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Mel Gibson's Controversial Film on Jesus, <i>The Passion</i>, Opens Wednesday - 2004-02-23


The controversial film The Passion of the Christ will open Wednesday, amid charges that it may inflame anti-Semitism. The film from director Mel Gibson has angered some Jewish groups, but been praised by Evangelical Christians.

The film is yet another attempt to retell the story of Jesus, and director Gibson says he has tried to keep it faithful to the text of the Christian New Testament.

The dialogue is spoken in Latin and Aramaic, languages of the time, to give the film an air of authenticity. Viewers follow the story line by reading subtitles.

But many Jewish leaders say the film fosters anti-Semitism by blaming Jews for the death of Jesus, not the Roman rulers of the province of Judea, where he lived.

Abraham Foxman, national director of the Anti-Defamation League, says Jews in the film are depicted negatively.

"The Jews are bloodthirsty, the Jews are vengeful, and the Jews are the angry ones," he said. "The Romans are loving and kind and forced by the Jews into the crucifixion."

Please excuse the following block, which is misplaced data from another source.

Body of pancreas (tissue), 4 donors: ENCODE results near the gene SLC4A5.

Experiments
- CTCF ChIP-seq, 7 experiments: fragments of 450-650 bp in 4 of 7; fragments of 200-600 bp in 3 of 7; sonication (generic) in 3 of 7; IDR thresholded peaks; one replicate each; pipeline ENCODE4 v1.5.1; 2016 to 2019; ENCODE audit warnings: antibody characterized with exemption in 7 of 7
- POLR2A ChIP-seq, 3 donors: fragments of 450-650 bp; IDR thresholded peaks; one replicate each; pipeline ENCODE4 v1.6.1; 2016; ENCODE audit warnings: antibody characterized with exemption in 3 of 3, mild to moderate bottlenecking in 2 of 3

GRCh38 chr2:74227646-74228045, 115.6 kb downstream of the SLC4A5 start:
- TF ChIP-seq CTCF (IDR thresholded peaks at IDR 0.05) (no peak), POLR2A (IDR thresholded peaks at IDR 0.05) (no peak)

Mel Gibson says the film simply tells the story of the final 12 hours of the life of Jesus as recorded in the gospels. He says the film places the blame for the death of Jesus on humanity, not on the Jews.

However, he reportedly cut one scene that Jewish groups found offensive, in which the Jewish high priest calls down a curse on the Jewish people. Aides to Gibson say the scene was removed because Christian viewers found it offensive in test screenings.

The director financed the film himself with $25 million, and says it reflects his artistic vision and religious commitment.

"This is the ultimate hero story for all mankind," he said. "He suffered, died, and he still won."

Some Evangelical Christians have championed the film and church groups have bought at least $2 million worth of advance tickets.

Critics worry the movie will revive old prejudices toward the Jewish people, as medieval passion plays once fueled anti-Jewish fervor in parts of Europe. American Jewish leaders plan no formal protests, but say they will continue addressing issues raised by the film.

The Passion of the Christ will open in 2,800 theaters Wednesday, which is Ash Wednesday in the Western Christian calendar. It marks the beginning of Lent, the 40-day season that ends with Easter.

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